Pennsylvania Says Come Test a Driverless Car
All you need to operate a self-driving vehicle on public roads in Pennsylvania is the right technology: no special permit or license, no unique registration, no safety clearance, nothing. That’s why it’s the perfect landscape for Uber to test its driverless fleet.
However, don’t expect this no-regulatory environment to stick. Currently the law in Pennsylvania is silent on the issue of driverless cars because lawmakers didn’t anticipate the technology. However, with a government-mandated checklist and advice for states to regulate, Pennsylvania will soon begin to experience a bit tougher hand aimed at the self-driving experience.
Government’s First Guidelines for Self-Driving Car Safety
Just as self-driving cars begin to take the road in Pittsburg, the U.S. Government has come forward with a 15-point safety checklist that it is asking manufacturers and dealers to adhere to when building and selling driverless cars.
President Obama stated that the checklist was put in place to regulate the industry without “suffocating” innovation in the field as research and development continues to move forward. The checklist also provides guidance to the the states on how to regulate—but not overregulate—the new technology.
The list of expectations includes information on data sharing, privacy, system safety, digital security, human-machine interface, crashworthiness, consumer education, certification, post-crash behavior, laws and practices, ethical consideration, operational design, detection and response, fallback, and validation. Learn more about the checklist here.
Uber Introduces Self-Driving Fleet in Pittsburg
Uber has become the first transportation company in the world to offer rides in autonomous cars. The option for a “driverless” ride became available in Pittsburg in September.
This mode of transportation is not quite driverless yet though, as two Uber employees will accompany every trip to monitor the car’s self-driving capabilities. Uber’s goal is to one day have a wholly autonomous fleet.
In order for a successful ride each and every time, the cars look a bit different than your traditional vehicles. The exterior of the car showcases the full suite of Uber’s self-driving technology: a rotating LIDAR sensor on the roof, as well as front, rear, and side-mounted sensors to detect obstacles in close proximity. There are 20 cameras that watch for braking vehicles, crossing pedestrians, traffic lights, and signage; cameras and sensors to collect mapping data; and roof- and trunk-mounted antennae to provide GPS positioning and wireless capabilities.
Who Won the Automated Car Game? Domino’s
Several companies have been vying to get the best self driving vehicle on the road first. But Domino’s—yes, the pizza company—has everyone beat.
DRU, Domino’s Robotic Unit, has been testing in small pockets of New Zealand and Australia. So what makes this the best version of the automated car yet? It delivers piping hot pizza, right to you.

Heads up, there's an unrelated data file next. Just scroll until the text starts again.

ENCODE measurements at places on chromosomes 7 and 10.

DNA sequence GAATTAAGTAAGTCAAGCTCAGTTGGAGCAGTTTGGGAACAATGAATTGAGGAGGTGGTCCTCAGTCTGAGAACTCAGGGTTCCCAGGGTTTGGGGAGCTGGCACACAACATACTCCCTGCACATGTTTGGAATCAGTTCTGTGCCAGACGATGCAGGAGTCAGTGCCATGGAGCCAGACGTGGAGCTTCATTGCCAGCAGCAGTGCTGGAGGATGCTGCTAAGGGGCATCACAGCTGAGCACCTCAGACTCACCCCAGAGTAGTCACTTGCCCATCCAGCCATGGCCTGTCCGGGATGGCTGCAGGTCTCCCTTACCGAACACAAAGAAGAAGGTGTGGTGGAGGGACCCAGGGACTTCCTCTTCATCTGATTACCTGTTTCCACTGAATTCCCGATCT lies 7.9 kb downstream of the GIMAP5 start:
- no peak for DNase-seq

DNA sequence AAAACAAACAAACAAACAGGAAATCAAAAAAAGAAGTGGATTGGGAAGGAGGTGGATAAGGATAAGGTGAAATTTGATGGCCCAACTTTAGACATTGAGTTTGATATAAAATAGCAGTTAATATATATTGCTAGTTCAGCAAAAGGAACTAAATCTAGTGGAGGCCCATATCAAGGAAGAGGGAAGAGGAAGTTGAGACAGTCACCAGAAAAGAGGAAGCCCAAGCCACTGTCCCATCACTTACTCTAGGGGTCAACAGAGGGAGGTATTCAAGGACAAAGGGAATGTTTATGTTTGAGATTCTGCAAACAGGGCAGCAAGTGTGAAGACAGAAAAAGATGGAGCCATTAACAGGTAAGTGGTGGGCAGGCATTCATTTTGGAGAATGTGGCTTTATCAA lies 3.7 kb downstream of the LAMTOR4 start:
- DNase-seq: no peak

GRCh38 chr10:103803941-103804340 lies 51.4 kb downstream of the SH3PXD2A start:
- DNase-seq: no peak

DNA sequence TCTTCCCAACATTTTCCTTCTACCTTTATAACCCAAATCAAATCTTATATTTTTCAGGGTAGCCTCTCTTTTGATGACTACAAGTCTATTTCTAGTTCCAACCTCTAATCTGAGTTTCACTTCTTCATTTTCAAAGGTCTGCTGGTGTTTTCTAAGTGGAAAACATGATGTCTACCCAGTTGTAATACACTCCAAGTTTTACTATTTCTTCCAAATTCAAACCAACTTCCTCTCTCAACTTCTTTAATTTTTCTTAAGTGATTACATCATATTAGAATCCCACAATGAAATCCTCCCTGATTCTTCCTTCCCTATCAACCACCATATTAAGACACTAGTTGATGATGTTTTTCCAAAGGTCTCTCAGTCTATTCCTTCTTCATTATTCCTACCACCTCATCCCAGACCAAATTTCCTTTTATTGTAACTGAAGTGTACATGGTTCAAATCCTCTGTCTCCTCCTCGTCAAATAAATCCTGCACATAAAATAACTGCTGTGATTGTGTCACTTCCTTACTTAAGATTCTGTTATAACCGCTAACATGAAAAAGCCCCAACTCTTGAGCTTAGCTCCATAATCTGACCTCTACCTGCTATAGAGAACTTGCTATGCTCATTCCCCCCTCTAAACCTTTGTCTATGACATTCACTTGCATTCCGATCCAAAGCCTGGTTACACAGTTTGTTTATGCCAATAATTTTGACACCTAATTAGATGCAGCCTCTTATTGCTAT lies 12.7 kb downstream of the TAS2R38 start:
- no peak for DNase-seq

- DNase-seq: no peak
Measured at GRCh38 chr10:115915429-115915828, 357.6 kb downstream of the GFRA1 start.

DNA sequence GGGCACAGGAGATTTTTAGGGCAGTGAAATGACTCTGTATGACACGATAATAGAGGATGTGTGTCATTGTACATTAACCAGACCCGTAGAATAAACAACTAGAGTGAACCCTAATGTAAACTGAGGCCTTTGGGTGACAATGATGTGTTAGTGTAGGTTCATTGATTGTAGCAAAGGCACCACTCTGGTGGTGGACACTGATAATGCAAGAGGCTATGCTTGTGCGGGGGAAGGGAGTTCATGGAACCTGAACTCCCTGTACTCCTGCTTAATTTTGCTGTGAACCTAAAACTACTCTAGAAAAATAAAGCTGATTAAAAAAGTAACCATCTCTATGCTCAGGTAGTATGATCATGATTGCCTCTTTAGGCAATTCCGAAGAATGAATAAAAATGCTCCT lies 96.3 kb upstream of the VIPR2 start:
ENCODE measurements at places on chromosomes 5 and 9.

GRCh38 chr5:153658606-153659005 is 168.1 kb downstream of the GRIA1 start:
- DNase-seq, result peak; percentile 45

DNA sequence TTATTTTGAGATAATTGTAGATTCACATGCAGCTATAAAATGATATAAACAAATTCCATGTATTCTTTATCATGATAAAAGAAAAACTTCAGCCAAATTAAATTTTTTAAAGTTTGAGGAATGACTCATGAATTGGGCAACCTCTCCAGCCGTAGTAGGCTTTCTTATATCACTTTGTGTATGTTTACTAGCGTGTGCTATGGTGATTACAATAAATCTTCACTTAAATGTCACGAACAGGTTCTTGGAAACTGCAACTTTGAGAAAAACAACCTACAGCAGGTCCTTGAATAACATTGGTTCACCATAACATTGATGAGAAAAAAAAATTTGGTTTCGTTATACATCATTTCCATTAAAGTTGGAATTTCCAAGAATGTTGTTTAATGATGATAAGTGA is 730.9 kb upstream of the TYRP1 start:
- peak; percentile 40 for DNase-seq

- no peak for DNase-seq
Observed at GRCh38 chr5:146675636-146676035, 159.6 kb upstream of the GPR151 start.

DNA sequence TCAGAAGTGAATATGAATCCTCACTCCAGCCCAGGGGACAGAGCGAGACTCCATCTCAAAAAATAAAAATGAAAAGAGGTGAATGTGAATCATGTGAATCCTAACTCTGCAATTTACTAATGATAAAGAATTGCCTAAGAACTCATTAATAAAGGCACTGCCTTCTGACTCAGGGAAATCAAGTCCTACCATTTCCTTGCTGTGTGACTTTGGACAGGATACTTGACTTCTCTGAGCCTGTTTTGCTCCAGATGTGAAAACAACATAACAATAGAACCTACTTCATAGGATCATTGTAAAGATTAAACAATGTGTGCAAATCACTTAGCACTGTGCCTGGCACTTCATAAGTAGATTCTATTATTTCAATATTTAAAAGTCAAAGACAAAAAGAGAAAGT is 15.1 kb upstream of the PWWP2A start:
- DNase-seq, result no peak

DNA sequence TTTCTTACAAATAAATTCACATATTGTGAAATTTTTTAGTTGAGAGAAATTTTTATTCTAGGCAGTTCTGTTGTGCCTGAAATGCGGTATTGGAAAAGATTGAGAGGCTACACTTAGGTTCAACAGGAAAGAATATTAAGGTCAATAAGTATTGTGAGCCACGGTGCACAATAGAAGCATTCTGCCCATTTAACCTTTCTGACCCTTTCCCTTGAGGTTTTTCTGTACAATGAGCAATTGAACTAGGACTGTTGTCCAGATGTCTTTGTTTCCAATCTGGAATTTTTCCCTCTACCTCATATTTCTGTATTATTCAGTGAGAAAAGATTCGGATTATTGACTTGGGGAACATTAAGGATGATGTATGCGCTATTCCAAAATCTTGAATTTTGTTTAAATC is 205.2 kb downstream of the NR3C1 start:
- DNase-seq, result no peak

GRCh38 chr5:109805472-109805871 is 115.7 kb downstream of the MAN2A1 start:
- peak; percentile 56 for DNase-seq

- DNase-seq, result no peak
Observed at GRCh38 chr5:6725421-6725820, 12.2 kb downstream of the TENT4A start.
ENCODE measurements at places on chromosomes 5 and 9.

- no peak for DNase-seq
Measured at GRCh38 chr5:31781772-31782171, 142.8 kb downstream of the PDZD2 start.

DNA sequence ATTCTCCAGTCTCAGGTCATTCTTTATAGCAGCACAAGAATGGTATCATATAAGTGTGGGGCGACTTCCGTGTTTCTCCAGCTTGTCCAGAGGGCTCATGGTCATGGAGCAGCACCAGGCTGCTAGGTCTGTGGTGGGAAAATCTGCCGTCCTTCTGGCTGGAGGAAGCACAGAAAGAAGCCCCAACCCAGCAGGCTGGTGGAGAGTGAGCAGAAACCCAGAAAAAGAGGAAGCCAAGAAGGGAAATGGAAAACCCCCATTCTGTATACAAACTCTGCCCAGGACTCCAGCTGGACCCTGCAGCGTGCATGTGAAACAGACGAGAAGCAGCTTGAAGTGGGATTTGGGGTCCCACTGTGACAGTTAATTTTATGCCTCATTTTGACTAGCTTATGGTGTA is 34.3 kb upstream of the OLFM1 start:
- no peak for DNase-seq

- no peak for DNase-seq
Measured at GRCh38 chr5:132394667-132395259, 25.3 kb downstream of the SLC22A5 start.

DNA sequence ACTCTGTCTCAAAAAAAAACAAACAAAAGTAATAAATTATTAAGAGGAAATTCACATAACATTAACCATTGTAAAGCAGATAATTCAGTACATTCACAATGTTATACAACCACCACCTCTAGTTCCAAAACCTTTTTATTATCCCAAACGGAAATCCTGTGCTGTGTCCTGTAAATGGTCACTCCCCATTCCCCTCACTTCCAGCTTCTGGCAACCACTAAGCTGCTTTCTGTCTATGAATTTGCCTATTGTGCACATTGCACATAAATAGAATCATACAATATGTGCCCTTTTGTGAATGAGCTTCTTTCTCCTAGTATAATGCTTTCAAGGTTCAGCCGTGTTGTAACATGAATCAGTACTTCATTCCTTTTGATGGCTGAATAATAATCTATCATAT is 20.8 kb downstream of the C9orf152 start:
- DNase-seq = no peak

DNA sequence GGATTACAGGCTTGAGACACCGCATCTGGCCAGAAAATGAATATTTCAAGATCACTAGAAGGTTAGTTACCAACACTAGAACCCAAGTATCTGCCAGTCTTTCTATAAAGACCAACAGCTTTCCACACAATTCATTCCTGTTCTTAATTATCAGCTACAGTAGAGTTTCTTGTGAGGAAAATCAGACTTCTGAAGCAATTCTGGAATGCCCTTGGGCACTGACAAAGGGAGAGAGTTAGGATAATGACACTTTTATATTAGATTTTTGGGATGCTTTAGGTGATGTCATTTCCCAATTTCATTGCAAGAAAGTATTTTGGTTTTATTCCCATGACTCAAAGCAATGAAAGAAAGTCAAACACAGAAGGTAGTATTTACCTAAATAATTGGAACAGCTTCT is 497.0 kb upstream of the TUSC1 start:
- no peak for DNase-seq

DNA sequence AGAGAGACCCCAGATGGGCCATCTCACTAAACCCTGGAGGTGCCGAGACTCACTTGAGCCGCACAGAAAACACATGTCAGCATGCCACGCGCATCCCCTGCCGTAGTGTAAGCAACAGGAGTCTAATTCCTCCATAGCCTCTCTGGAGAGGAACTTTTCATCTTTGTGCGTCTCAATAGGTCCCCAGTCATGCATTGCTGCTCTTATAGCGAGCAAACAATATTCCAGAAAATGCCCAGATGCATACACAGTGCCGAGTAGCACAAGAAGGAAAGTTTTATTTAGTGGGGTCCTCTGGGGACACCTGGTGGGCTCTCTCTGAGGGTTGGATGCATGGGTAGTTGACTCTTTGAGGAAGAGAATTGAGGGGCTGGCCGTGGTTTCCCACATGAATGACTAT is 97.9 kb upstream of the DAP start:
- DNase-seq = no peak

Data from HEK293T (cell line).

It may not offer all the bells and whistles a Google car does: it’s actually just a low-powered oven and refrigerator on wheels. Domino’s developed the tech with Marathon Targets, a robotics company based in Australia.
If DRU doesn’t work out, its cousin, a Domino’s delivery flying drone, is also up for testing now.
Singapore Goes Driverless Thanks to NuTonomy
Popular ride-hailing firm Grab has entered a partnership with Singapore startup NuTonomy to offer its riders driverless car options in the Western Singapore district where the technology is being tested.
A select group of commuters can book and ride nuTonomy’s driverless vehicles during it’s two-month trial period. This comes as Uber acquired Otto to also introduce driverless cars to its fleet in the U.S.
A safety driver and a support engineer will ride along in each nuTonomy car. The company currently has two regulator-approved cars on the road, with four more on the way. Grab and its partner want 100 driverless taxis working commercially in the city-state by 2018.
Experts: Don’t Expect to Get Work Done Behind the Wheel of a Driverless Car
Although Uber has pushed us towards the precipice of driverless cars, there are still several hurdles to introducing the technology on a wide scale. Upcoming government regulations will be one large hurdle, but so too will be convincing the driving public to invest in the tech in the first place.
The University of Michigan conducted a study in which 58.5 percent of drivers were not interested in riding in a self-driving vehicle, or would watch the road regardless of the vehicle not needing driver interference.
The study also uncovered that, even for those surveyed who were interested in getting work done or amusing themselves in another way during the driverless commute, most commuters’ car rides are too brief for significant productive engagement.
car rides in the U.S. are too brief for significant productive engagement. The overall trip length for most averaged just 9.5 miles and 18.6 minutes, which is too short for most people to settle down and get much work done.